We know that this is important to do because Republicans have been doing it for decades. The Koch brothers and the broader mega donor network have spent hundreds of millions of dollars on local elections, specifically around controlling the rules of those elections. They focus on state legislatures, which do everything from voting rights to gerrymandering, to reproductive choice, as well as school boards and city county municipal offices.
I think the school board stuff in particular is really alarming. There's a quote from Ralph Reed [leader of the Christian Coalition in the 1990s]. He said, "I would rather have a thousand school board members than one president and no school board members." These offices play a foundational role in determining the kinds of citizens that kids ultimately become. The way that they are treated in school cultivates the kind of people they grow up to be.
We believe that our work is on the front lines of defending and expanding democracy. But we as a nation are at a crisis point because the far right has invested for decades in all of these offices. It's probably not too late yet, but we're really close
RBG: You recently partnered with Snapchat and I think that's extremely exciting and a smart way to connect with young people. What are the platforms and issues that are proving especially appealing to young Americans and can motivate political involvement? I imagine climate change is one.
AL: I think it's anything that really engages them in a way that feels like it's not bullshit. That might be hard to define, but 18-21 year olds can really smell BS out, and they do not suffer fools.
RBG: I know that from teaching undergraduates!
AL: Young people are absolutely engaged on things like climate, civil rights, education, healthcare, and jobs, which are the things that Snapchatters identified as their number top five issues. They want a candidate who will be real with them, and even if they don't agree with everything they know that person will level with them in a way that is authentic to who they are and who the candidate is. I can understand why Bernie Sanders was the candidate for young people in 2016, because he didn't BS them.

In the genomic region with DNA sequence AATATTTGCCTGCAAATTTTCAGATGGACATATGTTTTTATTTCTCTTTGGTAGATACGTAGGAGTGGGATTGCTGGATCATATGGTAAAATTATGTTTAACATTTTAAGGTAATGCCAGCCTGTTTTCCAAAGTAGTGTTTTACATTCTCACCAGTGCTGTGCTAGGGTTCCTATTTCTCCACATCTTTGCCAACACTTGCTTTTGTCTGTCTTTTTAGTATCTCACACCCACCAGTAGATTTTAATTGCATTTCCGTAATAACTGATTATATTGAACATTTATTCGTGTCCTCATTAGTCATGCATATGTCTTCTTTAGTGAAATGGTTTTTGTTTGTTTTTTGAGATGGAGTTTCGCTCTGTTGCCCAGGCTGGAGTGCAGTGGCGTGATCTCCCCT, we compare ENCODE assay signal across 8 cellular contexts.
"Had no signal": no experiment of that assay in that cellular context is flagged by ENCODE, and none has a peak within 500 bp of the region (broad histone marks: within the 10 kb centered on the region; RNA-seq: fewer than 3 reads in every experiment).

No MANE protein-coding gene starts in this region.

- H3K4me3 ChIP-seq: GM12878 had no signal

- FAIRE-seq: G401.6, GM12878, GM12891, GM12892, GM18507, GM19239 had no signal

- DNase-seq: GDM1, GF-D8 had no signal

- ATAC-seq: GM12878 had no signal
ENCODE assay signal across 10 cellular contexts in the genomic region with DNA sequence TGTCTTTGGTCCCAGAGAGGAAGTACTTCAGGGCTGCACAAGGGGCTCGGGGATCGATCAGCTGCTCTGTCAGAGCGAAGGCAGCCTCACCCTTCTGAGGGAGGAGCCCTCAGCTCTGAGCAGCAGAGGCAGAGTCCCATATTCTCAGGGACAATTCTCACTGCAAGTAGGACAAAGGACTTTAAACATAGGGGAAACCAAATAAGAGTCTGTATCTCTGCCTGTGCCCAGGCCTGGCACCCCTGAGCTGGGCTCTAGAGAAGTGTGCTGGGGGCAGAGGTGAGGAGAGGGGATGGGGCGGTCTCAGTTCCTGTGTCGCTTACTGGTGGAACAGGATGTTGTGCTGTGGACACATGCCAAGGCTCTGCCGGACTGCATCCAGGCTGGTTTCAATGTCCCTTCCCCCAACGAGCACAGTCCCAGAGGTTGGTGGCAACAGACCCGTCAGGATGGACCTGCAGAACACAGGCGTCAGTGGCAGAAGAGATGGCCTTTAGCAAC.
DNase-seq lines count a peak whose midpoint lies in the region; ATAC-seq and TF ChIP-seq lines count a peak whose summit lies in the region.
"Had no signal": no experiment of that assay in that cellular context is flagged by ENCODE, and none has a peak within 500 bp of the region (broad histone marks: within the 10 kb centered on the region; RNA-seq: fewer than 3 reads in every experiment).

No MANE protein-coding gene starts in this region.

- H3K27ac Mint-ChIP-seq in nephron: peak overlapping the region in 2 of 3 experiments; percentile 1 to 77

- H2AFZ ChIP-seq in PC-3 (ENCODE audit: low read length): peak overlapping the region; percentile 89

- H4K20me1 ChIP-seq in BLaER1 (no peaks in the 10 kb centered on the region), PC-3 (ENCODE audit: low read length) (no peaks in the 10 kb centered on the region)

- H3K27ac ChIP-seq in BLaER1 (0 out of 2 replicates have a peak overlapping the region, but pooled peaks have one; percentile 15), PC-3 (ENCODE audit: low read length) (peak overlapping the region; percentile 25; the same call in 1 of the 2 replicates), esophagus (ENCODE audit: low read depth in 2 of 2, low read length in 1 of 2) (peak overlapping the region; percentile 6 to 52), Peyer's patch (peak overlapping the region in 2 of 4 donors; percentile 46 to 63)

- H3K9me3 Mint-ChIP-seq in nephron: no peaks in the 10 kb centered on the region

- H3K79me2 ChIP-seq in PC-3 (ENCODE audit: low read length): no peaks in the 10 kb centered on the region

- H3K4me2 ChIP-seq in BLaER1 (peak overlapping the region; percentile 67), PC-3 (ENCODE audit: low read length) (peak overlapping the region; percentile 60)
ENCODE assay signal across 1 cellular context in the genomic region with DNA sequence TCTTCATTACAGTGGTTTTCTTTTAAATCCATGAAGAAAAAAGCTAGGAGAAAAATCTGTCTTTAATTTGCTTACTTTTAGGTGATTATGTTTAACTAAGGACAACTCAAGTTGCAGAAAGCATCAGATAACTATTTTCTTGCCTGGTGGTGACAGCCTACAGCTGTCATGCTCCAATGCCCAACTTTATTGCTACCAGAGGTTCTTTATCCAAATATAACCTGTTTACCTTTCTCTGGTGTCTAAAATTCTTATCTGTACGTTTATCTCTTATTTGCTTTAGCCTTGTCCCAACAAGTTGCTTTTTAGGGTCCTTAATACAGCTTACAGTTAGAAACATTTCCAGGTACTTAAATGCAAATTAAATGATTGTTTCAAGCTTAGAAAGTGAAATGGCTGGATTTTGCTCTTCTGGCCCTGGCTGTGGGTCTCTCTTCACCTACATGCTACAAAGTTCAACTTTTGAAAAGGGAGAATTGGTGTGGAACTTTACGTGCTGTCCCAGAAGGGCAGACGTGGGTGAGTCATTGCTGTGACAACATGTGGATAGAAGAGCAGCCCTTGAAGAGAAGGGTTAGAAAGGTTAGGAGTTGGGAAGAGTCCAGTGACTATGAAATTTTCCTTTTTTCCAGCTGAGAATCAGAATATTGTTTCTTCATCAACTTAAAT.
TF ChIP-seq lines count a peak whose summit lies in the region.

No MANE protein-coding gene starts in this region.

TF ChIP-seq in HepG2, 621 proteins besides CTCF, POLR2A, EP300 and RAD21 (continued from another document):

RBG: Are the Democrats prepared to be taking on this struggle?
AL: No. We have reached a point where there is a party that is pro-democracy and a party that is anti-democracy. I don't know how you compromise there. Republicans have such a leg up here. They have rigged the rules, between voter suppression and gerrymandering, and even things like limiting access to affordable higher education, keeping the minimum wage low, all of that is in service of controlling power.
I am hopeful and cautiously optimistic that the work that Run for Something is doing to build pro-democracy support on a local level, even and especially in red states, can mitigate some of this and can provide as much of a defense against it as possible.
RBG: So what do you do personally to keep calm and regenerate?
AL: I am a Peloton evangelist. I work out every day. It's critical for my mental health. I read a lot, mostly trash, sometimes not. I think that I'm in a really privileged place within the political space in that my work is so rejuvenating. When you focus on local politics and get to work with inspiring candidates, when you get to see people take the journey from candidate to elected official and then give back to the community to help more young people, it's so inspiring.